Brain Recovery from Alcohol Timeline: A Background

If you’re in alcohol recovery, you might be wondering how alcohol abuse has changed the structure of your brain. You might also be curious if abstinence from alcohol can reverse the potential harm to your brain. In this article, we’ll explain the brain recovery from alcohol timeline. This field of study is still relatively new, so be aware that developments are constantly being made. 

Alcohol’s Effects on the Brain 

Alcohol changing the brain

Some studies have shown that even moderate alcohol consumption can damage parts of the brain. A 2017 British study linked moderate and heavy drinking to atrophy of the hippocampus. For context, the hippocampus helps regulate motivation, emotion, learning, and memory. Heavy drinkers, or those who had the equivalent of four or more drinks a day, were six times more likely to have volume loss in the hippocampus. Moderate drinkers had almost three times the risk when compared to abstainers. 

Meanwhile, chronic alcohol dependence can have even worse effects on the brain. Prolonged drinking can literally cause brain matter to shrink, leading to memory loss, concentration deficits, and increased impulsivity. Long-term drinking can also affect the white matter of the brain, which helps connect areas of the brain, including the cerebellum and the prefrontal cortex. 

Your Brain in Recovery

Studies vary on their conclusions as to what happens to your brain after you quit drinking. Some are more optimistic in their findings, while others take a more pessimistic view. So what happens to your brain after medical detox? Here is a basic recovery timeline that details what happens after alcohol withdrawal. 

Two Weeks  of Abstinence

The two-week mark after stopping drinking seems to have some sort of significance. One study conducted found that cerebral gray matter recovery can happen within the first 2 weeks of abstinence, but results varied between regions of the brain. Gray matter contains neuronal cell bodies, neuropil, glial cells, and capillaries. 

Within 14 days, some parts of the brain bounce back to full volume. The cerebellum, responsible for movement and fine motor skills, was found to be one of the most responsive regions. 

Three Months of Abstinence 

By month three, there is a significant recovery of grey matter volume. One study found an increase in brain tissue for those who remained abstinent. However, if relapse did occur, it essentially canceled out the results.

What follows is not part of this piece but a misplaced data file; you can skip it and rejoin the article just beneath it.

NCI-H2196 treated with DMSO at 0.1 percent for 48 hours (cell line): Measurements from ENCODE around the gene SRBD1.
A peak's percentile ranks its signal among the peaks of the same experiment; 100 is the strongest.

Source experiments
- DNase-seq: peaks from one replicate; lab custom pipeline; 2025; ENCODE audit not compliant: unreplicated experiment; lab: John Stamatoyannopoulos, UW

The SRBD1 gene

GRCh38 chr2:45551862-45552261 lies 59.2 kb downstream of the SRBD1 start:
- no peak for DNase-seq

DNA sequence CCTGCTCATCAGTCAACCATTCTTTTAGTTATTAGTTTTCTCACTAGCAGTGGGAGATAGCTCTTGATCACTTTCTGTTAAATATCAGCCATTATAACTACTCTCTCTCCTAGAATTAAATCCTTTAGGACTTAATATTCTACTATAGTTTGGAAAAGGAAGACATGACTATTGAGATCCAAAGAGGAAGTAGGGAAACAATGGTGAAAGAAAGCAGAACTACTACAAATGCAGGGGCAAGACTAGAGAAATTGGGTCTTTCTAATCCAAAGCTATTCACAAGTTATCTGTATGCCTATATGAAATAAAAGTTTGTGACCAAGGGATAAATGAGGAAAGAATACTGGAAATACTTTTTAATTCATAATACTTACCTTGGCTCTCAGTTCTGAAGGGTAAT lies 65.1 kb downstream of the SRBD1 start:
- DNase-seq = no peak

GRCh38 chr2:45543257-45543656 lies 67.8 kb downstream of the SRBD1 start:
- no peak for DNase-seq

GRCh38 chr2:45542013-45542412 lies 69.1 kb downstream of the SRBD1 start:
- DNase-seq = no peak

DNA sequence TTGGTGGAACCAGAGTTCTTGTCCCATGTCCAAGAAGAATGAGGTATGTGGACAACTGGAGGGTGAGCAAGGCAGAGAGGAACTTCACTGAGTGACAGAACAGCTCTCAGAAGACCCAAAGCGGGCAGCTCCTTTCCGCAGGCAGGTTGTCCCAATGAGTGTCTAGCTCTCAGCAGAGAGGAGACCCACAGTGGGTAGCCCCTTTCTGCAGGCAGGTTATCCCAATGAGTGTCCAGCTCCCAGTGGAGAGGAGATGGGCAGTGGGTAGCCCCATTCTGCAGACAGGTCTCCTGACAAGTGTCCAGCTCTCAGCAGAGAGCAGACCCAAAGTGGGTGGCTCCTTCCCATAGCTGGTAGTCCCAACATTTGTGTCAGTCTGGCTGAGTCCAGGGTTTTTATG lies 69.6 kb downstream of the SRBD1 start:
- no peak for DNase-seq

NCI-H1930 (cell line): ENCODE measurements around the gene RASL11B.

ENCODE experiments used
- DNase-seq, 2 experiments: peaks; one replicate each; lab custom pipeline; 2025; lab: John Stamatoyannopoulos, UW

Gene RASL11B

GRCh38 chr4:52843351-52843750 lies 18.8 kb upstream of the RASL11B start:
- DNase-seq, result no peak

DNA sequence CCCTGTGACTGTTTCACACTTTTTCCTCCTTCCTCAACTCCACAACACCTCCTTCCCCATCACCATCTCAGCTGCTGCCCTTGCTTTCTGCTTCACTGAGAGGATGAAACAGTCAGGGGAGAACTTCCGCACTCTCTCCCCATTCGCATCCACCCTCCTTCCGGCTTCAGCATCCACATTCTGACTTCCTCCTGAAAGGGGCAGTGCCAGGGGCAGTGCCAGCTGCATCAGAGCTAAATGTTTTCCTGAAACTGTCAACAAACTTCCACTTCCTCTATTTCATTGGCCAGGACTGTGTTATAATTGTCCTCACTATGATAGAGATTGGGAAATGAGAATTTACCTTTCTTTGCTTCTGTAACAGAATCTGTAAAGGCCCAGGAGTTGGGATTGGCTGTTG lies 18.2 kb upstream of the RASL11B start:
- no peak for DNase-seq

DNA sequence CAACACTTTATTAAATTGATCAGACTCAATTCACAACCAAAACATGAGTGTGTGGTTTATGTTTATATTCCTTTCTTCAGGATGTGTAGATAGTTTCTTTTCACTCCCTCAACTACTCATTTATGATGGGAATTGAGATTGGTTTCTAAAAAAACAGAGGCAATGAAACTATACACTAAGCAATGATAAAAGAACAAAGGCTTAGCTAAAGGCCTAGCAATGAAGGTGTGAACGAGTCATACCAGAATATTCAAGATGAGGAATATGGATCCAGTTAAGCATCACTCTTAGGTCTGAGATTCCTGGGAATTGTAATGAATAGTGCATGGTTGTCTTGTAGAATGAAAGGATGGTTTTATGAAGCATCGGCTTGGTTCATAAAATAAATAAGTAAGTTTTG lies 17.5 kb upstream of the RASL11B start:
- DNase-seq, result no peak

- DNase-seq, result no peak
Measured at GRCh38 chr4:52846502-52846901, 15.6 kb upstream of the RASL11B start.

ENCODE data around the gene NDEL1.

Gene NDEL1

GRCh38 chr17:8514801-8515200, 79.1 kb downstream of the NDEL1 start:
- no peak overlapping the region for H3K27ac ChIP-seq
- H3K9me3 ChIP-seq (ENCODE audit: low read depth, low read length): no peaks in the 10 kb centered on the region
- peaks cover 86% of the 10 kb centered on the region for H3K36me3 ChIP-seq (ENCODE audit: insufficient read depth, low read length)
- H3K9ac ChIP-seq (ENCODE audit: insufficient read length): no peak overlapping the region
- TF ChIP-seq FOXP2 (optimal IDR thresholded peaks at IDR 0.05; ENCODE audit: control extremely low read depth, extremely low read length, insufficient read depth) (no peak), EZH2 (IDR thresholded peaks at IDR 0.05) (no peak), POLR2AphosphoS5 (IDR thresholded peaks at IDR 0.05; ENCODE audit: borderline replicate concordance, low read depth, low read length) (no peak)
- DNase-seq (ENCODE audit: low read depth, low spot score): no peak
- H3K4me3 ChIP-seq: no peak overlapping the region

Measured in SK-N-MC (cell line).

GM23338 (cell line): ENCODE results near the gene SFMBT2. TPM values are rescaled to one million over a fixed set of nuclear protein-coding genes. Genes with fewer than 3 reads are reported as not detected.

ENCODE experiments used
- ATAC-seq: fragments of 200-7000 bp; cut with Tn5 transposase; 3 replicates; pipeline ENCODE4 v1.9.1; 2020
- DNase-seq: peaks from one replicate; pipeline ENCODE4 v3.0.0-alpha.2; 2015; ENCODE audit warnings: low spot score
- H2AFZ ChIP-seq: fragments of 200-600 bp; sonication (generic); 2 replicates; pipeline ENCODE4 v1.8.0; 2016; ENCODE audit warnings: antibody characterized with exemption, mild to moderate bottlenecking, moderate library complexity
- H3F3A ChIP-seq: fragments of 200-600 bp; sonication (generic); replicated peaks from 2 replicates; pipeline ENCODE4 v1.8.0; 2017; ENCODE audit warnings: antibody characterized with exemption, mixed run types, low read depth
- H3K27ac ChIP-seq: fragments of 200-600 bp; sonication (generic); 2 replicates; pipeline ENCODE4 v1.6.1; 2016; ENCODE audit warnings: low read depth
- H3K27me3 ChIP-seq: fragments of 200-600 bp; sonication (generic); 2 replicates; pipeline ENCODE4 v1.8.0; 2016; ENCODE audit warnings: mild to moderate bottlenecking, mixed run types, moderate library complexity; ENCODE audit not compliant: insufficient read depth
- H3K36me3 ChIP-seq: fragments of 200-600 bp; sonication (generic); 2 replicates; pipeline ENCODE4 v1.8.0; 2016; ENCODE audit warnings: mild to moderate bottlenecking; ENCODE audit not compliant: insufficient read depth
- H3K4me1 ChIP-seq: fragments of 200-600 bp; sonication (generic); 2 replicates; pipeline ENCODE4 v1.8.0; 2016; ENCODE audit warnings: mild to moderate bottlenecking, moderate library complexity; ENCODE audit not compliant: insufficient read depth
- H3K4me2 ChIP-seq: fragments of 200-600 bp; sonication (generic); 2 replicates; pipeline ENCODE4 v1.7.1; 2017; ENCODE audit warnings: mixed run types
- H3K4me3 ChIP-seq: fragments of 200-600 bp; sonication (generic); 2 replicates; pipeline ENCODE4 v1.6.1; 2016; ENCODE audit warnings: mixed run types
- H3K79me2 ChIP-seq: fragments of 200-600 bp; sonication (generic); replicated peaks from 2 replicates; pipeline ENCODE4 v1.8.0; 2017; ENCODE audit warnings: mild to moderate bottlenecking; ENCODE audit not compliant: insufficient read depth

One Year of Abstinence 

After one year, you may find your cognitive abilities are back to normal. One study found that brain dysfunction and impairments can affect you for at least a year after entering sobriety. However, it did conclude that many of the effects on the brain started to abate after a year. Another study found that after a year, attention span and memory were better in those who were abstinent one year, compared to those who had less than a year of sobriety.

The Importance of Sobriety After Substance Abuse

While research has shown that the brain can recover after long-term substance abuse, these results aren’t definitive. There is still much to be discovered about what happens to the brain after addiction. This brain recovery from alcohol timeline gives you a basic overview of what can happen to your brain, but research in this field is constantly evolving. In order to stave off permanent damage to the brain, it’s important to minimize alcohol consumption or, ideally, avoid it entirely. If you feel that you have a problem resisting alcohol, it’s important to reach out to people to get the help you need.

Get the Help You Need

Many times, facing mental health and addiction issues are too much to handle alone. The underlying issues remain, and these are the areas that we help with during treatment. We know that nothing is more disheartening than relapsing after leaving rehab, so we give patients the tools to stay sober.

Reach out to Cambridge Behavioral Hospital to learn about available treatment options. You can contact us online or call us at 1-740-661-6398.

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